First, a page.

• Topic: Security, Science and Technology
  • Political Geography: United States, America
  • Author: Julie Smith
  • Publication Date: 05-2000
  • Content Type: Policy Brief
  • Institution: Chatham House
  • Abstract: Thirteen countries are currently seeking to join the European Union. Several more countries, including some Southeast European states that have already signed Stability and Association Agreements with the EU, not to mention some of the Caucasian and Central Asian members of the CIS, have also expressed a desire to be considered for membership at some point in the future. While those former Soviet states, with the possible exception of Moldova, are unlikely to join, the EU is committed to enlarging to the south and east.
  • Topic: International Organization
  • Political Geography: Europe, Moldova
  • Author: Duncan Brack
  • Publication Date: 04-2000
  • Content Type: Policy Brief
  • Institution: Chatham House
  • Abstract: The interrelationship between international trade and environmental protection is becoming increasingly important – and controversial. The volume of world trade in goods topped $5 trillion for the first time in 1996, having grown at an average rate of about 8% a year since the signing of the Marrakesh agreement in 1994 which marked the completion of the Uruguay Round of trade negotiations. The set of agreements administered by the World Trade Organization (WTO), centred around the General Agreement on Tariffs and Trade (GATT) and covering areas such as agriculture, textiles, services, intellectual property, technical barriers to trade and health standards, represents a significant extension in scope compared with its pre-Uruguay Round version. In turn this means that international trade regulation increasingly impinges on other areas of public policy.
  • Topic: Environment, International Organization, International Trade and Finance
  • Author: Koji Morita
  • Publication Date: 02-2000
  • Content Type: Policy Brief
  • Institution: Chatham House
  • Abstract: Public projections by the International Energy Agency, the US Energy Information Administration and the European Commission suggest that, with present policies, world consumption of gas will roughly double by 2020, taking about 5% of the primary energy market from other fuels. About half this gain will be at the expense of more carbon-intensive fossil fuels, mainly coal, but the other half will replace carbon-free nuclear energy. The net effect on the growth of greenhouse gas emissions will therefore be small. For comparison, gas consumption increased in the past 20 years by almost 80%, at the expense of other fossil fuels. Half the increased gas demand is projected for developing countries, compared with 45% of the increase over the past 20 years and their present share of about a quarter of total world gas consumption.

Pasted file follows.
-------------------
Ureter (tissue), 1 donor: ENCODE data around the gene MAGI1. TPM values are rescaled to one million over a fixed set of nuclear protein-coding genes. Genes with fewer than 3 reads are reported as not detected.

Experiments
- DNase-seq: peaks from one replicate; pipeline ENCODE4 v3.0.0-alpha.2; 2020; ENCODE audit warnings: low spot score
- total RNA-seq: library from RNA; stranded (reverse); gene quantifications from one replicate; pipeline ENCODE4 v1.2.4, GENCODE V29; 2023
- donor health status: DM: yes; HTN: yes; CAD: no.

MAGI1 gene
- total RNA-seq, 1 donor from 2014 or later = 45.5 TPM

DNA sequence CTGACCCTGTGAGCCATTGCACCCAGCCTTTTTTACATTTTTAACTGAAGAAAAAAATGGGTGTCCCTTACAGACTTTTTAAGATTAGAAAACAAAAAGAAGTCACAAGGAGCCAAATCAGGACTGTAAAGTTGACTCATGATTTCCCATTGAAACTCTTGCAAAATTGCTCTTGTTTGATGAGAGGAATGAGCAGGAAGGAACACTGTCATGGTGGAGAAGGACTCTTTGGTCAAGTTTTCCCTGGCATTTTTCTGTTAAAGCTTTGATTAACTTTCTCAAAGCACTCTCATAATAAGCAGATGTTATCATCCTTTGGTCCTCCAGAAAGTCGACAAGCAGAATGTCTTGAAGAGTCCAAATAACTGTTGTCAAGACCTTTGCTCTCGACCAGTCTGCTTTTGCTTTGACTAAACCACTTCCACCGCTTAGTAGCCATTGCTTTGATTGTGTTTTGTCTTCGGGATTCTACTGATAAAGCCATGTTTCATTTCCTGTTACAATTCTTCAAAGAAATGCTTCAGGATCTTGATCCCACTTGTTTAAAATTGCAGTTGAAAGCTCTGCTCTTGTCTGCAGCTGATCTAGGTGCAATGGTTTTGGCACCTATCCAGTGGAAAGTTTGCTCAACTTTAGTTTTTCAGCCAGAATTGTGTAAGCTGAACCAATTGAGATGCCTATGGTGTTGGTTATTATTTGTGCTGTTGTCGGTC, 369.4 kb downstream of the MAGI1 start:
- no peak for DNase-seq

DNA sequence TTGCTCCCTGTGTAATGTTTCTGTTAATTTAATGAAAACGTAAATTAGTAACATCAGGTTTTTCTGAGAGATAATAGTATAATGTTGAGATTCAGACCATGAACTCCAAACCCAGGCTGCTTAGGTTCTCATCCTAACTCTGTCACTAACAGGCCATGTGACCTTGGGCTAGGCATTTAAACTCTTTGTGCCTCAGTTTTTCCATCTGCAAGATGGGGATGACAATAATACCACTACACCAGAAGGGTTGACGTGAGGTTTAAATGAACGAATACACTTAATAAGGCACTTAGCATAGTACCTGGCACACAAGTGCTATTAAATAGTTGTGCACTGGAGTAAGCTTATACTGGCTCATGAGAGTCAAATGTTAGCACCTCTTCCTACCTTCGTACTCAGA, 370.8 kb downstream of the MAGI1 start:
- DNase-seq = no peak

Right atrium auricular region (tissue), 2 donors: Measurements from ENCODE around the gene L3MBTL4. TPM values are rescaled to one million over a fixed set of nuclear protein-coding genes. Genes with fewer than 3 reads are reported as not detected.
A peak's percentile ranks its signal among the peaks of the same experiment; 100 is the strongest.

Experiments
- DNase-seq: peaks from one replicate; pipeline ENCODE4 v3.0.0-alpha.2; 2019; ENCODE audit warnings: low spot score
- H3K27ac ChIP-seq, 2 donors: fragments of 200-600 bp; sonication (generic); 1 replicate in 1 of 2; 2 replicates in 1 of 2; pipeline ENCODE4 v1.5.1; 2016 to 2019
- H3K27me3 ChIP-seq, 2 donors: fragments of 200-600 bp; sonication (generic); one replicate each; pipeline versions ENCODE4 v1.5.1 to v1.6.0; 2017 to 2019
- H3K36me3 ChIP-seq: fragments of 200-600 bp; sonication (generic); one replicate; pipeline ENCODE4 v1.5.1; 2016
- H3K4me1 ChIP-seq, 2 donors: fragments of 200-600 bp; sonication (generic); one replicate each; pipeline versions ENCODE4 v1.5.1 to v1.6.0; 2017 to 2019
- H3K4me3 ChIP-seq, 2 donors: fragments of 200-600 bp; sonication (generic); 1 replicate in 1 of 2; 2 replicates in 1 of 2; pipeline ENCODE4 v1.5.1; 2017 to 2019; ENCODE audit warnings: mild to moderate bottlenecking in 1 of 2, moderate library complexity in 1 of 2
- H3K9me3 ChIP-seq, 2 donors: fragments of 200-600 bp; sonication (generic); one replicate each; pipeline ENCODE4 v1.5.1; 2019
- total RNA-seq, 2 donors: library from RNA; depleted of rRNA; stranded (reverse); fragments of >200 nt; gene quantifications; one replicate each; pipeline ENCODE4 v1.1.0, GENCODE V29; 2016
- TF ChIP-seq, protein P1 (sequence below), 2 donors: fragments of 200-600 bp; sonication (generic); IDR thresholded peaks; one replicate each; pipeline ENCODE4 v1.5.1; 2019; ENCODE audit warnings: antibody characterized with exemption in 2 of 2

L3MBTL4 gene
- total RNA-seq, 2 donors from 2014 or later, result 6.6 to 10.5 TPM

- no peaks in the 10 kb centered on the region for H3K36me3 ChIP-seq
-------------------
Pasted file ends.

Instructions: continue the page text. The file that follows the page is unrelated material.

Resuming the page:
• Topic: Economics, Emerging Markets, Energy Policy, Environment
  • Political Geography: United States, Europe
6519. Changing Oil
  • Author: Norman Selley
  • Publication Date: 01-2000
  • Content Type: Policy Brief
  • Institution: Chatham House
  • Abstract: Black gold, as oil is sometimes called, has a double image. On the negative side crude oil is typically seen only when accidents occur – when it spills from ships, pollutes beaches or kills wildlife. The positive is taken for granted. Users rely on oil's refined products to power transport and heat or cool homes invisibly, as required. The twentieth century progressed hand in hand with increased usage of oil, in times of both war and peace, and can justifiably be described as the Oil Era.
  • Topic: Emerging Markets, Energy Policy, Environment, Science and Technology, Third World
  • Author: Chen Yixin
  • Publication Date: 01-2000
  • Content Type: Policy Brief
  • Institution: Chatham House
  • Abstract: Recent years have seen increasing liberalization of trade in financial services associated with the GATT / WTO negotiations. The Agreement concluded on 13 December 1997 by 70 WTO members will result in a significant impact on the financial services sector for these members. Although China has not yet been admitted to membership of the WTO, it has come under pressure to open its financial services market. Market access in this sector has been not only one of the major issues in its WTO accession talks, but also intrinsically linked to China's ongoing domestic financial system reforms, consistent with the gradualist scheme for its overall economic reform. China has been liberalizing its financial services sector, but only gradually. This paper outlines the reforms in its financial sector since 1979, and then offers an explanation for the slow speed of reform .
  • Topic: Economics, International Trade and Finance
  • Political Geography: China, Shanghai